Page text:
While the North Siders mired themselves in defeat, Banks put forward stellar numbers. His 512 career home runs ranks 23rd and came at a time when few shortstops hit for power. He finished in the top ten in OPS+ five times and WAR five times and did the same in home runs and fielding percentage seven times. On the woeful 1958 and 1959 editions, Banks led the majors in runs batted in.
Feared by opposing pitchers, acknowledged by the press, and beloved by fans, he twice led the big leagues in intentional walks, received back-to-back MVP awards (and votes in nine other campaigns), was named an all-star in 11 seasons, was voted into the Golden Hall of Fame, and was chosen by my dad as his favorite player.
Left Field: Barry Bonds
How to rank a player who benefited from unfair competition? Where should a batter place who used performance-enhancing drugs that helped him out him all-time leading numbers, besting his contemporaries, predecessors, and successors alike? What about a player who accomplished similar feats but did so when many of the best athletes were barred from competing against each other because of race? How to factor in dynamics like smaller populations, rival sports drawing away from the best athletes, or workout regiments of such intensity that the bodies molded resemble those of steroid users and far surpass the players of yesteryear who depended on spring training to get them back into passable shape a winter of boozing and loafing?
Ultimately, the Golden Hall of Fame does not put forward a definitive answer to these difficult questions. Rather, the decision has been left to each individual voter, fan, and writer alike. After an exhaustive process, the final rankings included players from each of the above categories. We now come to one that will surely generate controversy.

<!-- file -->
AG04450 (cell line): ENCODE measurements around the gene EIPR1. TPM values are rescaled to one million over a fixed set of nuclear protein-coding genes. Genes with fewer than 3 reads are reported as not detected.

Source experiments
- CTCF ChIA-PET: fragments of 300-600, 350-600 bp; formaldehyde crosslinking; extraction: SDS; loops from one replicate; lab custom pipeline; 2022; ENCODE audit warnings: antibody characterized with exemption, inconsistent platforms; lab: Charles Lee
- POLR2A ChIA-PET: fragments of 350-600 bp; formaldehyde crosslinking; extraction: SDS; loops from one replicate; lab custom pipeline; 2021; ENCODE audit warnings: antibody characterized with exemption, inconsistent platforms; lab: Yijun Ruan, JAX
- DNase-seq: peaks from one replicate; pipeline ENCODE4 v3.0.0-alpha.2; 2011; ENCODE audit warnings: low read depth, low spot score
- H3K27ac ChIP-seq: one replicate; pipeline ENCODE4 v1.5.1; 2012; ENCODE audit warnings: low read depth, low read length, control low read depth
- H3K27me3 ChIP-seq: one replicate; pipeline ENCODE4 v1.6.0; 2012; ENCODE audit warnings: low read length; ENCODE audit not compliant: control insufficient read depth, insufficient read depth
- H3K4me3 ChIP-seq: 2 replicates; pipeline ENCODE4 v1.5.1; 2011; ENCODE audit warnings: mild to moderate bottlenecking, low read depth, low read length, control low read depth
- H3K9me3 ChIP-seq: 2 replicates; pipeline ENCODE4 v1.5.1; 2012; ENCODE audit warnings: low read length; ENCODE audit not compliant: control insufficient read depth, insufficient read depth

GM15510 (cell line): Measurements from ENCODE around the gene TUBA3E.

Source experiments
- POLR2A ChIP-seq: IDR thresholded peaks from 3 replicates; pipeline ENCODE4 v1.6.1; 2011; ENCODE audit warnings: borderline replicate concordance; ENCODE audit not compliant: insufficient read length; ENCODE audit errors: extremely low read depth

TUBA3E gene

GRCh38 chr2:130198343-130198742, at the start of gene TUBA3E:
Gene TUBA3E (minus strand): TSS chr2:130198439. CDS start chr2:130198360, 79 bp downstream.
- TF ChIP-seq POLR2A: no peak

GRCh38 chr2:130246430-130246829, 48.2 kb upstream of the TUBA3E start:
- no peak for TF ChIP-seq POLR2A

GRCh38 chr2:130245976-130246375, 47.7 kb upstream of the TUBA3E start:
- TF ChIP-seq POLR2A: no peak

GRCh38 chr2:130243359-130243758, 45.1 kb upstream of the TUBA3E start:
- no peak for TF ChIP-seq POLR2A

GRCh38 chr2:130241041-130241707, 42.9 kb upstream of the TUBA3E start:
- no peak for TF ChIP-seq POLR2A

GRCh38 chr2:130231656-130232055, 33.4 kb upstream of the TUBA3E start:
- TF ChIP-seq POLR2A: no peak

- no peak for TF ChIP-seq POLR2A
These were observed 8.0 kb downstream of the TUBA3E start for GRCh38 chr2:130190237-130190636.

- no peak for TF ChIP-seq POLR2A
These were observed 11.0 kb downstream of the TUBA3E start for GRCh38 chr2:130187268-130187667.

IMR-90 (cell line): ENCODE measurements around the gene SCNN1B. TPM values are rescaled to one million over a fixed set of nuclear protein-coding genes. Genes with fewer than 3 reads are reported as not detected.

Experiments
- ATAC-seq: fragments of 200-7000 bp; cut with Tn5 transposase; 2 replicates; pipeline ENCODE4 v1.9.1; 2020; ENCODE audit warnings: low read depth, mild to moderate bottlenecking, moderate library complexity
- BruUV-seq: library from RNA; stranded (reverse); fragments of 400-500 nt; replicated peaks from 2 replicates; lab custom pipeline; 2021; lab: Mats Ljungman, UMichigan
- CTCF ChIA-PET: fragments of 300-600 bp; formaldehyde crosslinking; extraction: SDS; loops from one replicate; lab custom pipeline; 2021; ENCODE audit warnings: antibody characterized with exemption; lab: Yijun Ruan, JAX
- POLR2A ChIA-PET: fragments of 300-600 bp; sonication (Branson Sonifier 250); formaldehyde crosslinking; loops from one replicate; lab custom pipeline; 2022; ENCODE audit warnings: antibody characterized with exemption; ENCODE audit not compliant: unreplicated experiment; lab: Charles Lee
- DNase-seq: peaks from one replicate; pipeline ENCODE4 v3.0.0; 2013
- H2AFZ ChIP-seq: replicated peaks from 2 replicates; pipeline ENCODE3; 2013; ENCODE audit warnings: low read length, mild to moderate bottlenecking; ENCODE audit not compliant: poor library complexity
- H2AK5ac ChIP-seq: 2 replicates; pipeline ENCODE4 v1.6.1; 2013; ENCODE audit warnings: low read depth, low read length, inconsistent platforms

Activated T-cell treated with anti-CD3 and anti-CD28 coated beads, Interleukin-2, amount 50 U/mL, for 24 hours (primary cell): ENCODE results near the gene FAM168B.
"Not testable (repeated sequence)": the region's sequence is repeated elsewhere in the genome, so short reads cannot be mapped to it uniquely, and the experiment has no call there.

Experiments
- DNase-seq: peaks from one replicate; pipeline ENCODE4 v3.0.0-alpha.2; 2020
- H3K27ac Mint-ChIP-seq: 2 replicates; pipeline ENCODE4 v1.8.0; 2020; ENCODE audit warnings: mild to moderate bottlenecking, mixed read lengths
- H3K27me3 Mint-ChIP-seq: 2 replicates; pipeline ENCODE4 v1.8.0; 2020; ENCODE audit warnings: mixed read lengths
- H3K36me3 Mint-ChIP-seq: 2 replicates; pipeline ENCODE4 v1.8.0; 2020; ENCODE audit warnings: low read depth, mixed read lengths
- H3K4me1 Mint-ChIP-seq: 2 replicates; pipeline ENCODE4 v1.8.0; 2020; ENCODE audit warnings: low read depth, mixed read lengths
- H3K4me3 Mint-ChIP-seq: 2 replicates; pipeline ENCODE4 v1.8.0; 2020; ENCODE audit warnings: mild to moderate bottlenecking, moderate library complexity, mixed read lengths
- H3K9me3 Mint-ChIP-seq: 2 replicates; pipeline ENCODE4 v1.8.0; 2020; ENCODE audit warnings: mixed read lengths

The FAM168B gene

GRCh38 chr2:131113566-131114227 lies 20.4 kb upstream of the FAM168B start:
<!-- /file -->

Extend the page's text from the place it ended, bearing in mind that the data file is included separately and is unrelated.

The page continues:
Barry Bonds played against the best baseball had to offer, drawing players from every race and around the world. He played at a time when his competitors trained their bodies and minds in ways not really done in previous generations. Yet, with the eye of league officials deliberately turned the other way and many of his contemporaries doing the same, Bonds used performance-enhancing drugs in the latter half of his career.
All these factors, combined with his own talent and work ethic, allowed Bonds to become the career leader in home runs, walks, intentional walks and wins above replacement among position players. He set the single-season mark for home runs, adjusted on-base-plus-slugging percentage, walks, intentional walks, on-base percentage, and slugging percentage. He is among the leaders in multiple other offensive categories and slashed a career .298/.444/.607.
Bonds received accolade after accolade. His defense was recognized in the form of eight Gold Gloves. On the offensive side, Bonds won three Hank Aaron Awards and would likely have more if the prize had existed before its 1999 creation. His combined efforts resulted in a record seven MVPs and votes in eight other seasons. And now voters have chosen to enshrine the Californian in the Golden Hall of Fame.
Center Field: Ken Griffey Jr
All Ken Griffey Jr. ever wanted was to go home. Sometimes this was metaphorical and took the form of 630 home runs, 1,662 regular season runs scored, and one epic series-winning run. But this desire was also literal: Griffey, the tortured soul always seeking refuge, whether by welcoming his father as his teammate, signing with his hometown Cincinnati, or driving faster than physics allows from Seattle to his Orlando home.